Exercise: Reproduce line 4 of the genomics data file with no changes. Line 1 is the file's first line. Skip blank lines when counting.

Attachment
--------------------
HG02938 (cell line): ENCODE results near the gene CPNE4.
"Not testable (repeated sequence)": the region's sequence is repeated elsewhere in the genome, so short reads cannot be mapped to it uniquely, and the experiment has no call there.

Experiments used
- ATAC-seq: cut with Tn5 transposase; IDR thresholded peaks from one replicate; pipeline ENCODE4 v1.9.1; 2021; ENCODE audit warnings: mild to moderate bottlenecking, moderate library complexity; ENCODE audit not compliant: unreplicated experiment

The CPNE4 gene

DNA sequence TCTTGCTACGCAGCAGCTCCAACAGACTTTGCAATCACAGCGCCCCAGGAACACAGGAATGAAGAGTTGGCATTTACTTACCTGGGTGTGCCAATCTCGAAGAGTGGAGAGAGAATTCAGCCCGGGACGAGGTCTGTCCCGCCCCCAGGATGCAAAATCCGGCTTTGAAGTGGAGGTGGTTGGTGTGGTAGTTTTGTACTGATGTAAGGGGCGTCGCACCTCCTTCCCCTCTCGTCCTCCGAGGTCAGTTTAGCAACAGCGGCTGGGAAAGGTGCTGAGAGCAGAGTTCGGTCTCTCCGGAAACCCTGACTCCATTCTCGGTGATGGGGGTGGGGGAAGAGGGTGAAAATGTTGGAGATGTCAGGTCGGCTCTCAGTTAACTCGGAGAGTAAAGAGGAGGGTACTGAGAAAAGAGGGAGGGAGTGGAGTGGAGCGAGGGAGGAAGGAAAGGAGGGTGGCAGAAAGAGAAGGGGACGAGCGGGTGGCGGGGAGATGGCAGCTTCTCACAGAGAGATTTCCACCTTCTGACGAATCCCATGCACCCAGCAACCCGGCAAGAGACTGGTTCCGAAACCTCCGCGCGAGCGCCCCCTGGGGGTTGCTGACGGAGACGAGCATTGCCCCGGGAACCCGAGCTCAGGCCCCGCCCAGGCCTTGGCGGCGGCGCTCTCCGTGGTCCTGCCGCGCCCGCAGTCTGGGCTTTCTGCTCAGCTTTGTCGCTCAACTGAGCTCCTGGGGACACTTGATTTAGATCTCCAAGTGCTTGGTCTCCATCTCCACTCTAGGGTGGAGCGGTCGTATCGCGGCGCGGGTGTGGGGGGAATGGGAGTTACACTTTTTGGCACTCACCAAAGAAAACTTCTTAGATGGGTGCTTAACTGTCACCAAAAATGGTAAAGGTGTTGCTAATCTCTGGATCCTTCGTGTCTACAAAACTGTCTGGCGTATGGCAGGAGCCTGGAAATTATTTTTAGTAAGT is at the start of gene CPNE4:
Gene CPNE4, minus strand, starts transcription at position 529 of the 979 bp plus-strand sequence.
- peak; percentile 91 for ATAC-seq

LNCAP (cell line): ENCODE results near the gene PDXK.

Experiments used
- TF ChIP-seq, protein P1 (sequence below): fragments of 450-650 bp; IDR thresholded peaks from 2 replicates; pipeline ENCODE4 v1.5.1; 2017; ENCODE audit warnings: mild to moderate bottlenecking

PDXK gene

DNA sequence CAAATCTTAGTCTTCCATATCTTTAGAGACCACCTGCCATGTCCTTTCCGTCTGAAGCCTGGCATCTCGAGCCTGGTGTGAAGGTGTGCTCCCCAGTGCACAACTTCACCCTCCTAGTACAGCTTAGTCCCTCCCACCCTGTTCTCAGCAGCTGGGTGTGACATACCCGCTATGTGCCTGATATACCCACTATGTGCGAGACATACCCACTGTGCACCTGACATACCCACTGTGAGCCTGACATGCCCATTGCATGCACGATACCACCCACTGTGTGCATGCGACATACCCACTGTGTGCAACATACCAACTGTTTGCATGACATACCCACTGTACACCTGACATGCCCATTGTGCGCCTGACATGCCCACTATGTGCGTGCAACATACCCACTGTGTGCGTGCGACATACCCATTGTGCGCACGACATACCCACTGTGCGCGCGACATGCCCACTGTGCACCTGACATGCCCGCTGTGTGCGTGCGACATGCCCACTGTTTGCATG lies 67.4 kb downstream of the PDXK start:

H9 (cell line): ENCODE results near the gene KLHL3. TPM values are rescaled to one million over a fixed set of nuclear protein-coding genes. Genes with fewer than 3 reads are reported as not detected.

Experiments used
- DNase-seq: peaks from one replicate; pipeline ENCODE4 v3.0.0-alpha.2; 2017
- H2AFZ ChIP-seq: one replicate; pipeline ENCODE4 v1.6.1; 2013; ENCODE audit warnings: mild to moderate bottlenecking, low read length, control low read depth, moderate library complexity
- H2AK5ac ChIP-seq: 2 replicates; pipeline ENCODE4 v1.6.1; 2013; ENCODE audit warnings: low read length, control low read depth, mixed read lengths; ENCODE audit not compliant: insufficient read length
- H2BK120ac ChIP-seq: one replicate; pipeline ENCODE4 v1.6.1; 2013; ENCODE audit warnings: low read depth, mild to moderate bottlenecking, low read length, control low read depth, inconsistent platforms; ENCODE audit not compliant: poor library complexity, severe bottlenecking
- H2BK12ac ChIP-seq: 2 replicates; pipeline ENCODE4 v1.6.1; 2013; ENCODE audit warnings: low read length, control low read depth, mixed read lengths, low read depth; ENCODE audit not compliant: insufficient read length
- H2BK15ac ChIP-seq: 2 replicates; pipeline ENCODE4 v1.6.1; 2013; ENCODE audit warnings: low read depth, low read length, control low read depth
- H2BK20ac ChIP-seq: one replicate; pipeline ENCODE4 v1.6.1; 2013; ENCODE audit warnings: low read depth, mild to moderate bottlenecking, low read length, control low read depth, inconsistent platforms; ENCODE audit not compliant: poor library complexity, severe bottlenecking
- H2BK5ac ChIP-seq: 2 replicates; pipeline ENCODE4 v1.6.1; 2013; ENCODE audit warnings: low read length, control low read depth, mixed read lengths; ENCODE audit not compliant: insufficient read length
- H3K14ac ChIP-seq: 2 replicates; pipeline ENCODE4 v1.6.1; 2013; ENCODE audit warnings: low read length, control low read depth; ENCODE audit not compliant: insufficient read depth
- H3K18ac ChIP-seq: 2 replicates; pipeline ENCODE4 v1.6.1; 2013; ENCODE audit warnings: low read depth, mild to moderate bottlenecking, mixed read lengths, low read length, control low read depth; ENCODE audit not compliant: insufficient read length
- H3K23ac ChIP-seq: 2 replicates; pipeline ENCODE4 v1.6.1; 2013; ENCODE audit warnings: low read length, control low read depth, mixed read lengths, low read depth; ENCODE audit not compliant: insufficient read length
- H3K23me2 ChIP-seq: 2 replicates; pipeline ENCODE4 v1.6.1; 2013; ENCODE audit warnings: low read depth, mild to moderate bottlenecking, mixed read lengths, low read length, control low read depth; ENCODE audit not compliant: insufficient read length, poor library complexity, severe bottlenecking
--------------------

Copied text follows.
- ATAC-seq: cut with Tn5 transposase; IDR thresholded peaks from one replicate; pipeline ENCODE4 v1.9.1; 2021; ENCODE audit warnings: mild to moderate bottlenecking, moderate library complexity; ENCODE audit not compliant: unreplicated experiment